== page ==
A recent survey by OneSignal found that nearly 70 percent of parents found that digital communication methods with educators and administrators was either less time consuming or about the same as phone or in-person meetings.

“The results of this survey show the incredible adaptability of our K-12 educators as well as parents in light of an extremely disruptive school year they’ve had due to a global pandemic,” said George Deglin, CEO of OneSignal. “The positive sentiment toward using digital communication tools to stay in touch sheds light on how schools can best utilize technology to facilitate parent-teacher and student-teacher engagement in the long run.”

OneSignal surveyed 1,000 total adults – aged 25 and up – with 80 percent being U.S.-based parents with children in school and with 20 percent being teachers or school administrators for K-12.

Additional key findings include:

  • 74 percent of educators/administrators found digital communications helped them stay in touch with parents;
  • Email was the most common digital communication methods for educators and administrators and 40 percent of respondents said they used push notifications or text messages;
  • Top three themes in the digital correspondence focused on general school updates/event reminders, COVID-related updates, and assignment/homework reminders;
  • 37 percent of parents of K-12 students surveyed said their children’s schools were completely virtual during the 2020-2021 and 35 percent had hybrid learning;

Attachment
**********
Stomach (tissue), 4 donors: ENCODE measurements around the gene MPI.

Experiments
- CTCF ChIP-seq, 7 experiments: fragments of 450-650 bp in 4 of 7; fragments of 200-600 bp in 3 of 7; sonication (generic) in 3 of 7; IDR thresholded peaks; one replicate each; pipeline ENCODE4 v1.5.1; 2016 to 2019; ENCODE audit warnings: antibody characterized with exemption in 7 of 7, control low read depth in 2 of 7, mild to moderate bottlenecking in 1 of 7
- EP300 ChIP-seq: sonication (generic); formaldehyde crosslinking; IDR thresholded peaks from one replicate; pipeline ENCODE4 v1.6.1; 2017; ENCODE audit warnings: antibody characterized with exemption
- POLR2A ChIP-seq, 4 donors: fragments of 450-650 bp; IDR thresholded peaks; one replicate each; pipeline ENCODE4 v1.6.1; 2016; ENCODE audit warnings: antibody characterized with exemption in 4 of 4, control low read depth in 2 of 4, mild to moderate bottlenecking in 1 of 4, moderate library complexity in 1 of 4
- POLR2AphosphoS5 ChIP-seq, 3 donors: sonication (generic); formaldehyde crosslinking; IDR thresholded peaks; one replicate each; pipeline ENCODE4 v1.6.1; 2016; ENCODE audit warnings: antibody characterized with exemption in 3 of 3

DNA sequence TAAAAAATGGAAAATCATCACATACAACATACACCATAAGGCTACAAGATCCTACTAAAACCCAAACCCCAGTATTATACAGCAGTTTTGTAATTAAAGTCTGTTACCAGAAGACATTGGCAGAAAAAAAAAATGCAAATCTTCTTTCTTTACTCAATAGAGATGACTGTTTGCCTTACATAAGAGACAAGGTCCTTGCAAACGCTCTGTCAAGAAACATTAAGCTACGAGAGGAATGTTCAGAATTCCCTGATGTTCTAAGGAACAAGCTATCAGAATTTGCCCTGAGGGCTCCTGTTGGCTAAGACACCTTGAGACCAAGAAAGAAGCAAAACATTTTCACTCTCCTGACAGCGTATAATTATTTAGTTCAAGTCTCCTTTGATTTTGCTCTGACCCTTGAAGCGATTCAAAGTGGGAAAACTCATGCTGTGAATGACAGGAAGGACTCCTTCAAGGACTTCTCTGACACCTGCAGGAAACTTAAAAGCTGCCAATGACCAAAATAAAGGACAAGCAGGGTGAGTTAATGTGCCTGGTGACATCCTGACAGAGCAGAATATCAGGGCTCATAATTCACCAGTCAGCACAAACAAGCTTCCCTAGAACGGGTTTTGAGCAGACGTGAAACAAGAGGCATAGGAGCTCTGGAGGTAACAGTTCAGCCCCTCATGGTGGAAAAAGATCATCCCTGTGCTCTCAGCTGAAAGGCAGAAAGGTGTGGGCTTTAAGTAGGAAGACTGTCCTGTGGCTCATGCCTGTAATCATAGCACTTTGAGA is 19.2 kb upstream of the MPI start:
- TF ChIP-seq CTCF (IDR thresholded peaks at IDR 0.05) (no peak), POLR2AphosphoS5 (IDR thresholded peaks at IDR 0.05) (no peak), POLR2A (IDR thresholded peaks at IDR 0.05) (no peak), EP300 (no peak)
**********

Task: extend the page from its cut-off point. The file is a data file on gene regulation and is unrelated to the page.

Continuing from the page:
• 70 percent of parents found their children’s teachers and school administrators effectively leveraged digital communication tools to stay in touch with them; and
  • Parents found that the most useful topics shared included general school updates and reminders, assignment and homework reminders, and academic progress and grading reports.

“This feedback indicates the value of digital communication tools like emails, push notifications, and text message alerts, while also shedding light on how K-12 schools can continue to leverage these digital tools post-pandemic once students are back in the classroom full-time,” the report said. “The results suggest that schools can help their teachers heighten engagement with parents and students outside of the classroom by offering a range of tools and allowing parents and students to choose the best channel for them as well as the option to select the content they prefer to receive.”

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Jordan Smith
Jordan Smith
Jordan Smith is a MeriTalk Staff Reporter covering the intersection of government and technology.
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